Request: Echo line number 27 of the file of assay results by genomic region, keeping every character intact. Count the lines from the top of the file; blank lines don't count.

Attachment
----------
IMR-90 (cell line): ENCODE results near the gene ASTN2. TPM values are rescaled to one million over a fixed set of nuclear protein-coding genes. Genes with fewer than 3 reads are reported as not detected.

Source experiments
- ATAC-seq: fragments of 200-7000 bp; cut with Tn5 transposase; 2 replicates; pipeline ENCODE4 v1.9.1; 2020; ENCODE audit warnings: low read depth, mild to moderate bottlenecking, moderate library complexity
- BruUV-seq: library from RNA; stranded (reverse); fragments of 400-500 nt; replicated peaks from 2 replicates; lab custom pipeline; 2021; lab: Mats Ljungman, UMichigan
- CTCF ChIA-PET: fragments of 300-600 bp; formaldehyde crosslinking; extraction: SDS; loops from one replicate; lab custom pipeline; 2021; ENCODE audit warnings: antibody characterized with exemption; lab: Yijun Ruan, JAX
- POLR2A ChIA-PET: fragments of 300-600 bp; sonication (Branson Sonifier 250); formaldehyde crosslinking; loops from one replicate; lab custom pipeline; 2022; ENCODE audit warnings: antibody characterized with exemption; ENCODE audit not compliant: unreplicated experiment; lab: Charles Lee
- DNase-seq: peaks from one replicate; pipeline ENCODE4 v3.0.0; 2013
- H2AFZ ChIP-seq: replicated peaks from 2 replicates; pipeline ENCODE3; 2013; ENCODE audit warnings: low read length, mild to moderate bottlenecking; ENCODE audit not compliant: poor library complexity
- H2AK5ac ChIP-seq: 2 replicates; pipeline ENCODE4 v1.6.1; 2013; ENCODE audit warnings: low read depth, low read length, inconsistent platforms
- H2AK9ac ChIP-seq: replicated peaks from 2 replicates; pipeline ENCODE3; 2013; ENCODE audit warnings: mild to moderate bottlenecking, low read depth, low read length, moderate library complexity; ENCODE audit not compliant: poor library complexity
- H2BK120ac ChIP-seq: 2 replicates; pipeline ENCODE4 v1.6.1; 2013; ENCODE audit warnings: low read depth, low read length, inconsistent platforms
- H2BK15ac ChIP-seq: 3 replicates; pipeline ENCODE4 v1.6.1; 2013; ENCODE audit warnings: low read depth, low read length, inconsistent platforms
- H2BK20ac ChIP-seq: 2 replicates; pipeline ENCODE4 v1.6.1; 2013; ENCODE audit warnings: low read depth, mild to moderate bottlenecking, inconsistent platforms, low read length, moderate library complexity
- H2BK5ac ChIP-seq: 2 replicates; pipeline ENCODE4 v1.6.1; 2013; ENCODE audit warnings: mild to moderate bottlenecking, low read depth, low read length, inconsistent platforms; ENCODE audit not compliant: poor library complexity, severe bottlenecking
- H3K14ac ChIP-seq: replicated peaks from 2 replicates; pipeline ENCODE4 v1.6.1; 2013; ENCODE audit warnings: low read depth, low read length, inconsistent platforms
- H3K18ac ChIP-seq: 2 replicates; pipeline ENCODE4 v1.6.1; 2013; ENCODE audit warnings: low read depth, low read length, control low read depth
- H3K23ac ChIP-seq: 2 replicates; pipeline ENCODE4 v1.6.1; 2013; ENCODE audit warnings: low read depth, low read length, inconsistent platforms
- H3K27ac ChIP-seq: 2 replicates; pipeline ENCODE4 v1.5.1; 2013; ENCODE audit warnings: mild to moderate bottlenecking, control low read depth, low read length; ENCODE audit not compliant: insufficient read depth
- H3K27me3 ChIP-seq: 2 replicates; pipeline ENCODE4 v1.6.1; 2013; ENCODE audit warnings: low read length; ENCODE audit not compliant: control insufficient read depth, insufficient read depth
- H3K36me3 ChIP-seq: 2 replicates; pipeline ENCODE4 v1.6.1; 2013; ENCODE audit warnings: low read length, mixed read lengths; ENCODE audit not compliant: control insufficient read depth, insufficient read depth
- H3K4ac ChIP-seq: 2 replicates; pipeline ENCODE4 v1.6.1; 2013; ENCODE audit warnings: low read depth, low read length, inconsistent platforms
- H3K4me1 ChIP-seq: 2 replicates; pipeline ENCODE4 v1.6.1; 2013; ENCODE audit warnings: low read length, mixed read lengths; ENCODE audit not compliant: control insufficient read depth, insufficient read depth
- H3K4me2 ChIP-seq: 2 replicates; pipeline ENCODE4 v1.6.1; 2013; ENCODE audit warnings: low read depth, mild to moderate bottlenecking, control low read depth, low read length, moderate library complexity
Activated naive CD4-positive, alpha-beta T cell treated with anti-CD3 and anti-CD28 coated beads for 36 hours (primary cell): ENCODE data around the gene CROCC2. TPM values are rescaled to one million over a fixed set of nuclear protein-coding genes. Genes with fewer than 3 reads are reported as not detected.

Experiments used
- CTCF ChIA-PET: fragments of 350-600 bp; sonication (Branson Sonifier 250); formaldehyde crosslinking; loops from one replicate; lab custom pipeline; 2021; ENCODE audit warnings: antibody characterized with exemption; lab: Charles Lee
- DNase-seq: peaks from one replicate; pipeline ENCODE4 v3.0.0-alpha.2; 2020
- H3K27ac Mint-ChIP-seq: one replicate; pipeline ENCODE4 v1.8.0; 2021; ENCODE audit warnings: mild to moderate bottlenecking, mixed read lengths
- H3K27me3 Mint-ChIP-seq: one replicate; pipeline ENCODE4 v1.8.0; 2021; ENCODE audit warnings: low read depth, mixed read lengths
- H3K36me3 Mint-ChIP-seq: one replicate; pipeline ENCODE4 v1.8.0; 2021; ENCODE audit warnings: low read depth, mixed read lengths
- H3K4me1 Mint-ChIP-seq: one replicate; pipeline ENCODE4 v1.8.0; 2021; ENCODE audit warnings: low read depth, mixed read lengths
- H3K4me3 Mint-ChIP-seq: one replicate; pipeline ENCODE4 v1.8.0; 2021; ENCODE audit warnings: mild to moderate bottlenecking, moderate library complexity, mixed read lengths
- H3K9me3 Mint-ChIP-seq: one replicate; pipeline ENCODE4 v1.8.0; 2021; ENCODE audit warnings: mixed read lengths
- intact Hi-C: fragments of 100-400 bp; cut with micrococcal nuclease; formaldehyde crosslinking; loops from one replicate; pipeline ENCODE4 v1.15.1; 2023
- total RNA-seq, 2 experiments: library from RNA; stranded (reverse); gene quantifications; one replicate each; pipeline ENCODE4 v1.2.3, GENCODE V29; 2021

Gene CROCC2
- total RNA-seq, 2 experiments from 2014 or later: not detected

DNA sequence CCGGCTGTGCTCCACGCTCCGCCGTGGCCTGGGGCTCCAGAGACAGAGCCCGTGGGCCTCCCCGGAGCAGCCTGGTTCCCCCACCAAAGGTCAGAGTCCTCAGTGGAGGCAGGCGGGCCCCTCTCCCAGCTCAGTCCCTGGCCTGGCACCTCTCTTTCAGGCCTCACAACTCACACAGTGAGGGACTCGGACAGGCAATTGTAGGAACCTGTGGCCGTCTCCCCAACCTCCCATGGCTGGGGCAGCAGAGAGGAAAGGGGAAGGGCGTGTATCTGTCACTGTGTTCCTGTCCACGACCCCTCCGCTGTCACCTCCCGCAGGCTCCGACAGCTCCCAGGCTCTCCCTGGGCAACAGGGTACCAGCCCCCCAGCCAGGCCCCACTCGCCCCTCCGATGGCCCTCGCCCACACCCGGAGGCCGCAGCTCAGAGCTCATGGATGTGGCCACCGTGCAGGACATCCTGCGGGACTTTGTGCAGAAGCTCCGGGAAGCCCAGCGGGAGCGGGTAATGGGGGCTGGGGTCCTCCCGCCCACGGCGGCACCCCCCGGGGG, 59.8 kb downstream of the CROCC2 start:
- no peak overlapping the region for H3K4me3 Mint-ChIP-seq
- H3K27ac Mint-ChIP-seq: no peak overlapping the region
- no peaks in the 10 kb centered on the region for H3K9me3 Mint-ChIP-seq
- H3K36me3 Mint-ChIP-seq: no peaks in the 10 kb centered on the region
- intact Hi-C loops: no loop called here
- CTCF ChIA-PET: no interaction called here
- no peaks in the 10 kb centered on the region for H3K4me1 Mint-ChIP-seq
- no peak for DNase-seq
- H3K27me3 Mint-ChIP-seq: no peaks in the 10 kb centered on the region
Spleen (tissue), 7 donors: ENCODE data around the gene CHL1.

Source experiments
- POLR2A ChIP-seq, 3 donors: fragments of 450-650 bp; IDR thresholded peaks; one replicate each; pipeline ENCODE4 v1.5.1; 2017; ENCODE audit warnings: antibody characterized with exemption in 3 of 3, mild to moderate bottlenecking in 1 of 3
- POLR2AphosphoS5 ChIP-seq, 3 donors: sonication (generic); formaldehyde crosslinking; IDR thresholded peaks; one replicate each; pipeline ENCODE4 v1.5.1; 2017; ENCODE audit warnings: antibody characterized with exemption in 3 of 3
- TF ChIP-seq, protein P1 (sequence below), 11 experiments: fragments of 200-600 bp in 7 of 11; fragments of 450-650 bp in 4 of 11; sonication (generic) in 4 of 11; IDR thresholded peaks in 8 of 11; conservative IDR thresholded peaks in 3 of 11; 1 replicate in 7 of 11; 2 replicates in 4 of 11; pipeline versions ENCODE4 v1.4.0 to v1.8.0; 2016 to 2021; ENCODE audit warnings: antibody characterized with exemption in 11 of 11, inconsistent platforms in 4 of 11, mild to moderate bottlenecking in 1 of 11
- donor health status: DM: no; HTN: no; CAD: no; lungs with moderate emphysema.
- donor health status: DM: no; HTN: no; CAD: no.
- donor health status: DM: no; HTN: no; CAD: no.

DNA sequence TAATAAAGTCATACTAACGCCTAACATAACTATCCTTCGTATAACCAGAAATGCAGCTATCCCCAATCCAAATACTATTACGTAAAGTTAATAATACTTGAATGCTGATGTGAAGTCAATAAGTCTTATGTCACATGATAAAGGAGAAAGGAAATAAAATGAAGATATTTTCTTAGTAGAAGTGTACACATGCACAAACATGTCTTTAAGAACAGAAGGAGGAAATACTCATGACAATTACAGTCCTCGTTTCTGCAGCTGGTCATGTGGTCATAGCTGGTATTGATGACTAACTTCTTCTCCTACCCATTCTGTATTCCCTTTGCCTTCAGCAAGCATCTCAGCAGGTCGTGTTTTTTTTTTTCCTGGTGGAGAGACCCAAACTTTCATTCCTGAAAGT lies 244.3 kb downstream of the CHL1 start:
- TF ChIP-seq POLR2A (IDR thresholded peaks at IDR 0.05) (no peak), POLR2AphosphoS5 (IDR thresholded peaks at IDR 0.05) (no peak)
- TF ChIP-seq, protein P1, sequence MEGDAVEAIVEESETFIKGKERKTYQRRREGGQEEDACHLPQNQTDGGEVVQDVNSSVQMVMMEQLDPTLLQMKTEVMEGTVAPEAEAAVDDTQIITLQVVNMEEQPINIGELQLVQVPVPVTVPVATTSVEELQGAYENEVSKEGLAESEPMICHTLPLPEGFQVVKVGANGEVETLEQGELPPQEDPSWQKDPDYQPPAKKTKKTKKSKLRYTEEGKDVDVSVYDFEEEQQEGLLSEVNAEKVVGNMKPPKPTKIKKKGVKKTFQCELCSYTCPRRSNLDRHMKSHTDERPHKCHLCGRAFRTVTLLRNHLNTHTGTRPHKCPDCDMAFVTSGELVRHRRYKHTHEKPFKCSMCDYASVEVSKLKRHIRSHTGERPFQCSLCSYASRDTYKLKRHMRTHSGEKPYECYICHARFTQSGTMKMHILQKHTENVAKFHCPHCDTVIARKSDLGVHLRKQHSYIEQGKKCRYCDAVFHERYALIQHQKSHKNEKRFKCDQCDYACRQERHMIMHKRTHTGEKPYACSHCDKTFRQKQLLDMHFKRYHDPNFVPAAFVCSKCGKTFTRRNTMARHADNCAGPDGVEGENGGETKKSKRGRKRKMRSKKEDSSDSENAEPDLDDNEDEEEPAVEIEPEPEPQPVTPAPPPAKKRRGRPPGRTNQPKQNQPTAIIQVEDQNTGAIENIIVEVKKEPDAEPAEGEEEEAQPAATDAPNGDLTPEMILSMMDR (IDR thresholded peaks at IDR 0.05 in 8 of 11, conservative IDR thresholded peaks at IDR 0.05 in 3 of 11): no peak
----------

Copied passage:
- DNase-seq: peaks from one replicate; pipeline ENCODE4 v3.0.0-alpha.2; 2020